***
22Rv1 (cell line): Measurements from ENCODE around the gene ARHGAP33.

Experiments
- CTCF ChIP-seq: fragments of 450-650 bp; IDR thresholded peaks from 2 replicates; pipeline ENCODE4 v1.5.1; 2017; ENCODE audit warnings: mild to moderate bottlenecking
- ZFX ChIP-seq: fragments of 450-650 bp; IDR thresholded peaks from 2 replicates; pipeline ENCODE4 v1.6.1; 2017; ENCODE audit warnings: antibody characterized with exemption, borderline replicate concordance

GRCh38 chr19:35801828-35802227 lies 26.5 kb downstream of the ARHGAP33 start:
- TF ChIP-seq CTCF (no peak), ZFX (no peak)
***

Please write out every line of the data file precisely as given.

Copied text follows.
22Rv1 (cell line): Measurements from ENCODE around the gene ARHGAP33.

Experiments
- CTCF ChIP-seq: fragments of 450-650 bp; IDR thresholded peaks from 2 replicates; pipeline ENCODE4 v1.5.1; 2017; ENCODE audit warnings: mild to moderate bottlenecking
- ZFX ChIP-seq: fragments of 450-650 bp; IDR thresholded peaks from 2 replicates; pipeline ENCODE4 v1.6.1; 2017; ENCODE audit warnings: antibody characterized with exemption, borderline replicate concordance

GRCh38 chr19:35801828-35802227 lies 26.5 kb downstream of the ARHGAP33 start:
- TF ChIP-seq CTCF (no peak), ZFX (no peak)